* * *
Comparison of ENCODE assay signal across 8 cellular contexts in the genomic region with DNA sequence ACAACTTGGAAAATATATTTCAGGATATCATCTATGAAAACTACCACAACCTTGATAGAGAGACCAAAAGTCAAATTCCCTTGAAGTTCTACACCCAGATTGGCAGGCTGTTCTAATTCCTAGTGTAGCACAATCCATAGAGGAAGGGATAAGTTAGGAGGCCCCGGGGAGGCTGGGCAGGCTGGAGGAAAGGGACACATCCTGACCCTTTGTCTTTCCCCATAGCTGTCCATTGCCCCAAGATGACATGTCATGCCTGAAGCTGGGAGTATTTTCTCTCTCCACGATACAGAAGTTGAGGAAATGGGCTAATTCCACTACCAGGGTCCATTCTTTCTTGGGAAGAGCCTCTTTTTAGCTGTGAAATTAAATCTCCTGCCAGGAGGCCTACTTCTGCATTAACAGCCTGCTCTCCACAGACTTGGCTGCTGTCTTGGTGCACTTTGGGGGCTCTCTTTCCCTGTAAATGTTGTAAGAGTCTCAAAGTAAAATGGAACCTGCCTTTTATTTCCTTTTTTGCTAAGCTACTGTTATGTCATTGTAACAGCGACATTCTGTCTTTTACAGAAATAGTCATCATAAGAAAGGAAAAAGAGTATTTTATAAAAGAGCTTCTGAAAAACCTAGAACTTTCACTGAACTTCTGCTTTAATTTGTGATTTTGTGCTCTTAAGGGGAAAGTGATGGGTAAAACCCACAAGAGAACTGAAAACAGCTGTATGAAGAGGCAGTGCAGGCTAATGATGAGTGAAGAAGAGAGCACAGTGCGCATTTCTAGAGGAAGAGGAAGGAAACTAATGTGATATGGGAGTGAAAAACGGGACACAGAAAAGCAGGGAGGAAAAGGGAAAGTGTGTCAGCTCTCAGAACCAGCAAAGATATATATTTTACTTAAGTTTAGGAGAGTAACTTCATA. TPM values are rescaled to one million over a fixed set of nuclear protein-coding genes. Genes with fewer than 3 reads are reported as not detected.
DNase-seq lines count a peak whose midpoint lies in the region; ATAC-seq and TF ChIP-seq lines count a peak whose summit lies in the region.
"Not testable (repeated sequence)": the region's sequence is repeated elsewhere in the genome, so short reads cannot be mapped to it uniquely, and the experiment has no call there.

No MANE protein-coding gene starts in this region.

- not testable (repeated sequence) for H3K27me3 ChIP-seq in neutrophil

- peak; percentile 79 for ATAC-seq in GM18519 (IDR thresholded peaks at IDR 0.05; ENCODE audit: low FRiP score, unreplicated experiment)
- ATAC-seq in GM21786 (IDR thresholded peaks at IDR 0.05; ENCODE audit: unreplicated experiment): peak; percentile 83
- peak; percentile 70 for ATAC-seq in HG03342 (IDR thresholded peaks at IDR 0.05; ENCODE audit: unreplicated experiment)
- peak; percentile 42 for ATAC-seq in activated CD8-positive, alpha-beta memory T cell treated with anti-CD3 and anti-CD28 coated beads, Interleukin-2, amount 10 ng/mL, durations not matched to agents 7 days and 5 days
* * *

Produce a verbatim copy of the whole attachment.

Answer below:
Comparison of ENCODE assay signal across 8 cellular contexts in the genomic region with DNA sequence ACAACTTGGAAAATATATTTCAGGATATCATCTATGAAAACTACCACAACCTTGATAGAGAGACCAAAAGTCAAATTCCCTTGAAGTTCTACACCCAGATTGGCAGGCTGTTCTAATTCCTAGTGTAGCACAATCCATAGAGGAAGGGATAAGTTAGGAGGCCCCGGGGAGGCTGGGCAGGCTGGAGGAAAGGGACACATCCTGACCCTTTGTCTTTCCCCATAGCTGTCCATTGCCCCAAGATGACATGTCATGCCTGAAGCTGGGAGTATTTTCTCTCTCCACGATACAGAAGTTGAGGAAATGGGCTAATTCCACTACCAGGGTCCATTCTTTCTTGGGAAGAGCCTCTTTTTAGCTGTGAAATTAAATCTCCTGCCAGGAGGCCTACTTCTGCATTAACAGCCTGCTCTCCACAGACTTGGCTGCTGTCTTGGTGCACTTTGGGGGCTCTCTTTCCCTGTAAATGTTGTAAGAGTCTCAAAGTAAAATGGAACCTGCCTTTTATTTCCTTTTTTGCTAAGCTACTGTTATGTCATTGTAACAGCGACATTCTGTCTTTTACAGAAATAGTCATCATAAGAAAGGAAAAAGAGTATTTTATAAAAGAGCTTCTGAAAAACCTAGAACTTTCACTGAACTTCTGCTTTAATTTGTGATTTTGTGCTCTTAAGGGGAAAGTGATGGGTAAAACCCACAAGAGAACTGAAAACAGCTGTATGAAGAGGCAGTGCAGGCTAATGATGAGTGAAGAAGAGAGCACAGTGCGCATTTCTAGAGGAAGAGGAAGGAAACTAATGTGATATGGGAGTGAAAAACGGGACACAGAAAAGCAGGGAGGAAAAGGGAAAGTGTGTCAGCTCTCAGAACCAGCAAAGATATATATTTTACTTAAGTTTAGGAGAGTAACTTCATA. TPM values are rescaled to one million over a fixed set of nuclear protein-coding genes. Genes with fewer than 3 reads are reported as not detected.
DNase-seq lines count a peak whose midpoint lies in the region; ATAC-seq and TF ChIP-seq lines count a peak whose summit lies in the region.
"Not testable (repeated sequence)": the region's sequence is repeated elsewhere in the genome, so short reads cannot be mapped to it uniquely, and the experiment has no call there.

No MANE protein-coding gene starts in this region.

- not testable (repeated sequence) for H3K27me3 ChIP-seq in neutrophil

- peak; percentile 79 for ATAC-seq in GM18519 (IDR thresholded peaks at IDR 0.05; ENCODE audit: low FRiP score, unreplicated experiment)
- ATAC-seq in GM21786 (IDR thresholded peaks at IDR 0.05; ENCODE audit: unreplicated experiment): peak; percentile 83
- peak; percentile 70 for ATAC-seq in HG03342 (IDR thresholded peaks at IDR 0.05; ENCODE audit: unreplicated experiment)
- peak; percentile 42 for ATAC-seq in activated CD8-positive, alpha-beta memory T cell treated with anti-CD3 and anti-CD28 coated beads, Interleukin-2, amount 10 ng/mL, durations not matched to agents 7 days and 5 days